I am very independent and happy with myself and can be alone but I want a family, I want someone to love me. The love I had for my hubby will always be different to anyone else. I believe every love is different.


    What I hate the most is how other people judge your decisions. As I said, you don't know how you'd react and everyone is different. People have a right to find happiness after such a horrific thing of losing their life partner.


    Too many busy bodies judge and that has to stop!!
    • catkins
    • By catkins 10th Oct 16, 6:02 PM
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    catkins
    No one knows how they would react unless in the situation.

    All those says no they'd never re-marry, I understand the logic as you are so in love now and feel no one could "replace" your other half (which is 100% true) but potentially you could lose out on loving another person and be very lonely.

    I was made a widow at the age of 25. Just because I loved my husband, it doesn't mean that I'm expected to spend the rest of my life single.

    Sadly since my husband passing I've had nothing but trouble with love (including the current one!) but I don't want to be alone.

    I am very independent and happy with myself and can be alone but I want a family, I want someone to love me. The love I had for my hubby will always be different to anyone else. I believe every love is different.

    What I hate the most is how other people judge your decisions. As I said, you don't know how you'd react and everyone is different. People have a right to find happiness after such a horrific thing of losing their life partner.

    Too many busy bodies judge and that has to stop!!
    Originally posted by beckysbobbles1
    Of course everyone has the right to happiness after the death of a husband or wife. I don't recall any posts saying they are not.

    You were only 25 when you were widowed which is very young and of course there is no reason why you should have to spend the rest of your life alone.

    A lot of the posters though, myself included, are much older. I am in my 60's and have been married over 30 years. It's not just that I can't imagine "replacing" my husband. As I said before, my views on marriage mean that I definitely would not marry again. I can be totally sure about that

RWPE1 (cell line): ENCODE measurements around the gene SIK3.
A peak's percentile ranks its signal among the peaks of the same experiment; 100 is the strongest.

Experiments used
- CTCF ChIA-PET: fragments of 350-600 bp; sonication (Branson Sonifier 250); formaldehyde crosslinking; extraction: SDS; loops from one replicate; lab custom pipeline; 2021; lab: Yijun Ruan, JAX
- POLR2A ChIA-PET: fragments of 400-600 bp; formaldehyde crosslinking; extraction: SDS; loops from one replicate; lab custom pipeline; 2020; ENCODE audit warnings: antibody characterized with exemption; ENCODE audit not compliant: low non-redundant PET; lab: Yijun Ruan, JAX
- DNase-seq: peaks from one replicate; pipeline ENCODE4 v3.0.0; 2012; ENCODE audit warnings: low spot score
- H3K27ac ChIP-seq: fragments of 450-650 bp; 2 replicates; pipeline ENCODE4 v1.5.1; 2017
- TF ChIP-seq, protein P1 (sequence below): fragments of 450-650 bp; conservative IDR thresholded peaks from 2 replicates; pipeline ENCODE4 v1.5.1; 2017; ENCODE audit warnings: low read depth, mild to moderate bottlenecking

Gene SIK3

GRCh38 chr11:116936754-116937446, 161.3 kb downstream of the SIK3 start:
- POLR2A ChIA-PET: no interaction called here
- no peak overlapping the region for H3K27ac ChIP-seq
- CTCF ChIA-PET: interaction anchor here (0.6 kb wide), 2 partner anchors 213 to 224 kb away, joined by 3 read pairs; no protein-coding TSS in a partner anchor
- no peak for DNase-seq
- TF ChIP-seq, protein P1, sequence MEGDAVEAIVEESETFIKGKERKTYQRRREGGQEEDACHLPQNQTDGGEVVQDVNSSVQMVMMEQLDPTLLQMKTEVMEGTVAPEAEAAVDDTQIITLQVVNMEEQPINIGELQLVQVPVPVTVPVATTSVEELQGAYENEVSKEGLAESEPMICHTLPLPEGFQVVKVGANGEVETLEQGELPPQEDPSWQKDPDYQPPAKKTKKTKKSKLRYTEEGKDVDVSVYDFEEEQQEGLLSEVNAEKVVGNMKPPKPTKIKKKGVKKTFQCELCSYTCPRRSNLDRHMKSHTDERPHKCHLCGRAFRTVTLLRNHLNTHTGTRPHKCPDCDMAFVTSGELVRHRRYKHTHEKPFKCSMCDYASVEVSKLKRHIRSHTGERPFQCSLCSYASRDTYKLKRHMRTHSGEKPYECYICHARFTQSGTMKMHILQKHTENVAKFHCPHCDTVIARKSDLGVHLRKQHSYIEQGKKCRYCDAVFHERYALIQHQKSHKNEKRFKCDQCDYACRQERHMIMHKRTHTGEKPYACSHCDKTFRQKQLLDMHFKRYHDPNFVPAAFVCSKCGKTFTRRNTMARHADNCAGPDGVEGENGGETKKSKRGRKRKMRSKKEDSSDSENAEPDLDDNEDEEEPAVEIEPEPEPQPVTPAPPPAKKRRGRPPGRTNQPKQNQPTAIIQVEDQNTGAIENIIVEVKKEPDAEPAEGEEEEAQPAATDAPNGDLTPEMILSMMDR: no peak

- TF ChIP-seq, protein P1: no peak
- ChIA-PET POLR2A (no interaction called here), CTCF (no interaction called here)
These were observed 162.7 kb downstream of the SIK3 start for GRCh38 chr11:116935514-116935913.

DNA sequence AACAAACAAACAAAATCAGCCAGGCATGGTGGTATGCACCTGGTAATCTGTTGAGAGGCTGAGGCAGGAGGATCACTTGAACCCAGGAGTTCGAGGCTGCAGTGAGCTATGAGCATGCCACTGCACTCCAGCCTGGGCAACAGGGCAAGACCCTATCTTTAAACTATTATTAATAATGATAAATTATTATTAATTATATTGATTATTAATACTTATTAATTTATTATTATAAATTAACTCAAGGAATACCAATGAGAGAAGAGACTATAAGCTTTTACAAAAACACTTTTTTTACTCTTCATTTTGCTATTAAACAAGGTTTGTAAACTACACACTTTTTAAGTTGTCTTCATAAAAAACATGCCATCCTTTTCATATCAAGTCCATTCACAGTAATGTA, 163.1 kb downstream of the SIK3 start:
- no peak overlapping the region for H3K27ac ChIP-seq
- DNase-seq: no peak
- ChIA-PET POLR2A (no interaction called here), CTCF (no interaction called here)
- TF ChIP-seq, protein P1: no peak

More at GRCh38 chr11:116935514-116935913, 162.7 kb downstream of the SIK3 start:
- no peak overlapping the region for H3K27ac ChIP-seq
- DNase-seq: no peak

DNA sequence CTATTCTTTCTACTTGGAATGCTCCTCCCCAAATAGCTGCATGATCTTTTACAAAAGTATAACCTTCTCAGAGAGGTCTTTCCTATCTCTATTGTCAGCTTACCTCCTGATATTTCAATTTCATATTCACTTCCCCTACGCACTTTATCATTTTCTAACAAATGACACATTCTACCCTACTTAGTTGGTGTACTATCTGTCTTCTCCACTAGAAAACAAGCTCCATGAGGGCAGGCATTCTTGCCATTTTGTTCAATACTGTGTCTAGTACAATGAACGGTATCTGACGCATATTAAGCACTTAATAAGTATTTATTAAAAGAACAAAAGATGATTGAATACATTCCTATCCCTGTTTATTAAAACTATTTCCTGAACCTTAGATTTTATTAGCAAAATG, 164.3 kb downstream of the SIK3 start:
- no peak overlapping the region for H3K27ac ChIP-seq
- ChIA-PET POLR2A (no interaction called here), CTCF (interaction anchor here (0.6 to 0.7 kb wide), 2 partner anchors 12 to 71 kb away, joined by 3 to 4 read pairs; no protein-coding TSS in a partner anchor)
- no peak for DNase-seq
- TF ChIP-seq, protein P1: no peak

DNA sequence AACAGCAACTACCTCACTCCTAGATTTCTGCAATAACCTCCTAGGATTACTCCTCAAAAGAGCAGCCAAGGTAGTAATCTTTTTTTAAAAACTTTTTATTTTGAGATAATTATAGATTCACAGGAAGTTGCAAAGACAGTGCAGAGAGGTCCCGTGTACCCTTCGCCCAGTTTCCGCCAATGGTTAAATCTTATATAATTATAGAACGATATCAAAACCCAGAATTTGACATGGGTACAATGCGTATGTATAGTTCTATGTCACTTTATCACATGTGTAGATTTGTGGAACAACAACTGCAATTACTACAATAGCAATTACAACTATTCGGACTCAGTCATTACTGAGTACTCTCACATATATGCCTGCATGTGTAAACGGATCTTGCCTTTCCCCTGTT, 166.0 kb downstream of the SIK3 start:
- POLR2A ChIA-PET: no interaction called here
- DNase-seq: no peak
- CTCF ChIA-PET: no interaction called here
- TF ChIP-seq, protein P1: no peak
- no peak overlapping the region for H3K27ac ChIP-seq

The world is over 4 billion years old and yet you somehow managed to exist at the same time as David Bowie
    • teddysmum
    • By teddysmum 10th Oct 16, 6:53 PM
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    teddysmum
    If people remarry, particularly old people, I think it's because they want a companion, who can give more than the most devoted animal. They may have 'children' but they will have their own family which must have priority.


    As is often said to people who hesitate over having another pet, the pet is not being replaced, but just something else to love and be loved by. I think it's the same with widows and widowers who remarry.


    We've been married for 43 years and I dread being alone. However, I can't see anyone wanting an old woman with health issues....unless it's a toyboy , who wants my house and riches (I wish) or someone wanting British citizenship (then doing a runner).
    • Contessa
    • By Contessa 22nd Oct 16, 11:47 PM
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    • 1,304 Thanks
    Contessa
    I've just found and read this thread and it's made me think about friends and relatives I've known.

    Two male relatives and a friend remarried after their wives died. One after four years and the others after two. One's marriage is unhappy and the other two turned out to be dreadful.

    I tend to think that men may find it harder to live alone after a happy marriage.

    One of my oldest and dearest friends lost her husband very suddenly after thirty years of marriage. They were true soulmates and although she loves company she says she'll never marry again as she still feels married.

    One thing that I hadn't realised though is that she will loose her widow's pension if she were to remarry or live with someone. Do we still live in Victorian times?
    • Primrose
    • By Primrose 23rd Oct 16, 8:38 AM
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    Primrose

    One thing that I hadn't realised though is that she will loose her widow's pension if she were to remarry or live with someone. Do we still live in Victorian times?
    Originally posted by Contessa

    Contessa - you make an extremely valid point. Quite a lot of bereaved people find themselves in this position, having already suffered financial damage because they have probably lost 50% of their spouse's occupational pension, and also suffered the loss of their spouse's State pension as well. Yet they still have largely the same financial outgoings.


    It's a disgrace that occupational pension schemes are still inflicting this penalty on bereaved people. A female relative of mine is in this position and it's grossly unfair and unjust, whether it's a female or male who finds themselves in this position.


    Trustees of all pension schemes should abolish this penalty with immediate effect, and anybody whose pension scheme rules dictate this should be writing to the trustees of their pension scheme to have the rules altered. Ladies and Gents, get off the pot if you're likely to be affected and lobby to have the rules changed. You may well not want to remarry if you lose your much loved spouse but that still does not justify your pension scheme imposing such an unfair rule on those who might want to.